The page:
Democracy

  • Jam and Justice: increasing citizens’ voices in decision making

    This week, CLES Associate Director Jenny Rouse was invited to join ‘Divas up North’ on Salford City Radio to discuss democracy and governance, drawing on her involvement in Jam and Justice and her wider work at CLES.

    Jam and Justice is a three year ESRC-funded project researching more inclusive ways of governing city regions, ensuring that those who are most excluded are part of the search for solutions. Jenny is part of Jam and Justice’s Action Research Cooperative (ARC), a group of 15 Greater Manchester practitioners and citizens that have come together to design and deliver projects that aim to responds to challenges around inclusive governance. The ARC’s work is focused on Greater Manchester and the opportunities devolution presents to shift the way the region is governed.

    Metro mayors: three ways to reset local strategy

    Next week, on May 5th, newly elected metro mayors in six combined authorities begin their first day in office. This is an historic opportunity to reset policy and address longstanding economic and social issues, as Neil McInroy and Victoria Bettany outline below.

    To date, policy opinion and mayoral manifestos have offered a laudable, but often limited, set of tactical policy innovations, including cheaper transport for sections of the population, actions around a living wage, housing affordability and tackling youth unemployment. Given the scale of the challenge, these may not be enough to successfully reset strategic policy. Rather, three key things need to happen.

    1. Re-organise the economics of devolution

    Financial investment and return has dominated the economics of devolution, hence the focus on property development and land value appreciation in city centres and other hotspots. Indeed, this focus has been over-egged in devolution deals through economic agglomeration and ‘earnback’ on growth. If this trickle-down approach is retained, we can expect the deepening of geographic divides across the combined authorities, with little significant increase in new or decent jobs. Of course, a focus on financial return is a universal component to city success but it should only be a part of the mix, and not take undue precedence over other forms of economic development and social investment.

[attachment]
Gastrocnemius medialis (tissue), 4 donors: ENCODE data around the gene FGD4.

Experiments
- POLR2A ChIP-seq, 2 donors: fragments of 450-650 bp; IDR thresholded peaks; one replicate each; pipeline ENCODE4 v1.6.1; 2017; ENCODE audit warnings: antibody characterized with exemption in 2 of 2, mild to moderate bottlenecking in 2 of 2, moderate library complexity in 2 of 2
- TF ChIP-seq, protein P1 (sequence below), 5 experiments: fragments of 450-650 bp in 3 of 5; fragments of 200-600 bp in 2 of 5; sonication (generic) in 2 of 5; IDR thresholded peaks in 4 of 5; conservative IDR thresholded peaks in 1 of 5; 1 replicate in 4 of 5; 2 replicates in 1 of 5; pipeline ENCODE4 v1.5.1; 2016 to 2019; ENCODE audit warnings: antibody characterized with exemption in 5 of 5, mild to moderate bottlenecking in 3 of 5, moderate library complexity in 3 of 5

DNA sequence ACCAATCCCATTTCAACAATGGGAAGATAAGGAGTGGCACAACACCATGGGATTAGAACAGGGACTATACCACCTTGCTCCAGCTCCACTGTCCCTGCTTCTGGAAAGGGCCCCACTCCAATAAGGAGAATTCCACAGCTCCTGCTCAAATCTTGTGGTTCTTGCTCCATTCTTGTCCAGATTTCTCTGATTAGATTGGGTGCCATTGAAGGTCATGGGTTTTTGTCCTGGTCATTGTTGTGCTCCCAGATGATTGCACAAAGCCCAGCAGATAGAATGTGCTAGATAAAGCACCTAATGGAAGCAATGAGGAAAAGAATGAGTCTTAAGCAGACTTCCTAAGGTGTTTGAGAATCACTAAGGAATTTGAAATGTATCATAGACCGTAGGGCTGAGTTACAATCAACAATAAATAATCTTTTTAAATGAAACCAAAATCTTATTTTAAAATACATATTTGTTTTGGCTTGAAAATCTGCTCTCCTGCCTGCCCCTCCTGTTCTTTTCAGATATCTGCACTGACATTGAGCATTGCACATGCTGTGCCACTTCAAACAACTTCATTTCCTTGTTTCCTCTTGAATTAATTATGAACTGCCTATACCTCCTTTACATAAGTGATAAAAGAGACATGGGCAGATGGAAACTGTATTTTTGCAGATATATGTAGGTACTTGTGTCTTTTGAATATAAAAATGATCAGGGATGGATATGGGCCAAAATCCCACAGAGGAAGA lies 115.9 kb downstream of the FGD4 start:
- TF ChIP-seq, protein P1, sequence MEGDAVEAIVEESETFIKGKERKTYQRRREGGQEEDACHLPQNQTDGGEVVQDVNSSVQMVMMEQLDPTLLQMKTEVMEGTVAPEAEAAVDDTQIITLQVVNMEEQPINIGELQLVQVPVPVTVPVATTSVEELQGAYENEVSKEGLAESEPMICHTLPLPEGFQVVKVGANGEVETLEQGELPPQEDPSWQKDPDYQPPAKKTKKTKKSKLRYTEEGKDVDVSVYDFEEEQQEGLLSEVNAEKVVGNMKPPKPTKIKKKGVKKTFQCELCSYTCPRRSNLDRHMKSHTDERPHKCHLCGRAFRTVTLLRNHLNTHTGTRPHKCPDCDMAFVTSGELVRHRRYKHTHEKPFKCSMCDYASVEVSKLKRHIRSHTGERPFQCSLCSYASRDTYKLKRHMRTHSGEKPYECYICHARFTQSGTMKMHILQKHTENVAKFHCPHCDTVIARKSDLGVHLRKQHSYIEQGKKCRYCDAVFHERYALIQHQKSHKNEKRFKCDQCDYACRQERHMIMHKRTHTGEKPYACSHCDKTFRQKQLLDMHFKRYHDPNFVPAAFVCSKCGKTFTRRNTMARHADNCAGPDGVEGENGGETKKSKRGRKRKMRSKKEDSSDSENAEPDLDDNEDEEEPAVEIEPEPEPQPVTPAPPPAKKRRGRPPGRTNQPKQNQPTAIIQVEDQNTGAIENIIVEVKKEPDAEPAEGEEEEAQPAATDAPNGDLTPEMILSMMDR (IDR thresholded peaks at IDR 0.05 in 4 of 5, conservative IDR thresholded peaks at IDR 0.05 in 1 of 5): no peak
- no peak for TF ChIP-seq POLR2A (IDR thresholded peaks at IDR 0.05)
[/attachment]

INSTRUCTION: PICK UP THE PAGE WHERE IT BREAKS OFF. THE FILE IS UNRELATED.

The Spring Budget: Robin Hood in Reverse?

    In the Budget, wealthy businesses in thriving parts of the country were granted a smoother transition to their new higher business rates bill. This easing-in period for successful businesses will be subsidised by a “fair” increase in National Insurance Contributions by 1% to 10% for the self-employed – raising £145m a year by 2021/22.

  • Frances Jones

    Associate Director

  • Tom Lloyd Goodwin

    Associate Director

  • BULLETIN

    The Cities and Local Government Devolution Bill

    8th September 2015
    This CLES bulletin does three things. Firstly it summarises the content of the Cities and Local Government Devolution Bill; second...
  • CLES 10

    Devolution: A Historical and Global context

    8th September 2015
    It is imperative that new governance structures actively accommodate the voices of citizens and the social economy; yet, it is onl...
  • BULLETIN

    Implications of the Queen’s speech 2015

    4th June 2015
    This bulletin will discuss the implications of the Conservative proposals outlined in the Queen’s speech and general election ma...
  • BULLETIN

    Party manifestos review 2015

    22nd April 2015
    The bulletin summarises the key sections and themes of all party manifestos relevant to local socio-economic growth, and indicate ...